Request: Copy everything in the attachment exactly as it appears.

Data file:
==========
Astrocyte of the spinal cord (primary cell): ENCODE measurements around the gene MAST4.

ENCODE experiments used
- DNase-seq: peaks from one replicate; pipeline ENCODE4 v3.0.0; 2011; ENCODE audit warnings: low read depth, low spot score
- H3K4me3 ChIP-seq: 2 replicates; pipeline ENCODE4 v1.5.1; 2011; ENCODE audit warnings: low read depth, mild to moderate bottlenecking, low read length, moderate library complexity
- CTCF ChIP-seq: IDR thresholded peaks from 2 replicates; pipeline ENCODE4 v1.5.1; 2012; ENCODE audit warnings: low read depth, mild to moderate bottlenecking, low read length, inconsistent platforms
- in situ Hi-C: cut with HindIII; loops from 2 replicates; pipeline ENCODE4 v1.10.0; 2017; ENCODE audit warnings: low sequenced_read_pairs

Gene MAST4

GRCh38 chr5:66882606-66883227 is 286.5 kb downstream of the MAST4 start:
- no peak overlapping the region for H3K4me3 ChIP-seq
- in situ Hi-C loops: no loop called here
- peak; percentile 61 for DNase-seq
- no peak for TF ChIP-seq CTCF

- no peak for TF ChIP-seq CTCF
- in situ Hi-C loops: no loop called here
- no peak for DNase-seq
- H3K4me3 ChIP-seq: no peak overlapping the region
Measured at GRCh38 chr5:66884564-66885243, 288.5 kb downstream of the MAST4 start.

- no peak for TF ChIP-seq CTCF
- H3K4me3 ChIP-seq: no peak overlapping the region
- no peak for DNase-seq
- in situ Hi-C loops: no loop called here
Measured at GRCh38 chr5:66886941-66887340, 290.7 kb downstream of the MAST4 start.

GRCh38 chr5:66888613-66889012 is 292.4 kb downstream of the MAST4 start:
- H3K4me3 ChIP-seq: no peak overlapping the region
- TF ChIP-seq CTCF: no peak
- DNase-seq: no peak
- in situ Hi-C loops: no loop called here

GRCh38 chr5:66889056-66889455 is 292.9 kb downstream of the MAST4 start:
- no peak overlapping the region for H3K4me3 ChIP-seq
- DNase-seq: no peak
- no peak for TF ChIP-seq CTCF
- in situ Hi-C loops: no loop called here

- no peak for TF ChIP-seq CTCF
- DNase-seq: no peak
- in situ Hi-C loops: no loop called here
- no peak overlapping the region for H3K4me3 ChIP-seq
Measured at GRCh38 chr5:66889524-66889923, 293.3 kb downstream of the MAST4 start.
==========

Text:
Astrocyte of the spinal cord (primary cell): ENCODE measurements around the gene MAST4.

ENCODE experiments used
- DNase-seq: peaks from one replicate; pipeline ENCODE4 v3.0.0; 2011; ENCODE audit warnings: low read depth, low spot score
- H3K4me3 ChIP-seq: 2 replicates; pipeline ENCODE4 v1.5.1; 2011; ENCODE audit warnings: low read depth, mild to moderate bottlenecking, low read length, moderate library complexity
- CTCF ChIP-seq: IDR thresholded peaks from 2 replicates; pipeline ENCODE4 v1.5.1; 2012; ENCODE audit warnings: low read depth, mild to moderate bottlenecking, low read length, inconsistent platforms
- in situ Hi-C: cut with HindIII; loops from 2 replicates; pipeline ENCODE4 v1.10.0; 2017; ENCODE audit warnings: low sequenced_read_pairs

Gene MAST4

GRCh38 chr5:66882606-66883227 is 286.5 kb downstream of the MAST4 start:
- no peak overlapping the region for H3K4me3 ChIP-seq
- in situ Hi-C loops: no loop called here
- peak; percentile 61 for DNase-seq
- no peak for TF ChIP-seq CTCF

- no peak for TF ChIP-seq CTCF
- in situ Hi-C loops: no loop called here
- no peak for DNase-seq
- H3K4me3 ChIP-seq: no peak overlapping the region
Measured at GRCh38 chr5:66884564-66885243, 288.5 kb downstream of the MAST4 start.

- no peak for TF ChIP-seq CTCF
- H3K4me3 ChIP-seq: no peak overlapping the region
- no peak for DNase-seq
- in situ Hi-C loops: no loop called here
Measured at GRCh38 chr5:66886941-66887340, 290.7 kb downstream of the MAST4 start.

GRCh38 chr5:66888613-66889012 is 292.4 kb downstream of the MAST4 start:
- H3K4me3 ChIP-seq: no peak overlapping the region
- TF ChIP-seq CTCF: no peak
- DNase-seq: no peak
- in situ Hi-C loops: no loop called here

GRCh38 chr5:66889056-66889455 is 292.9 kb downstream of the MAST4 start:
- no peak overlapping the region for H3K4me3 ChIP-seq
- DNase-seq: no peak
- no peak for TF ChIP-seq CTCF
- in situ Hi-C loops: no loop called here

- no peak for TF ChIP-seq CTCF
- DNase-seq: no peak
- in situ Hi-C loops: no loop called here
- no peak overlapping the region for H3K4me3 ChIP-seq
Measured at GRCh38 chr5:66889524-66889923, 293.3 kb downstream of the MAST4 start.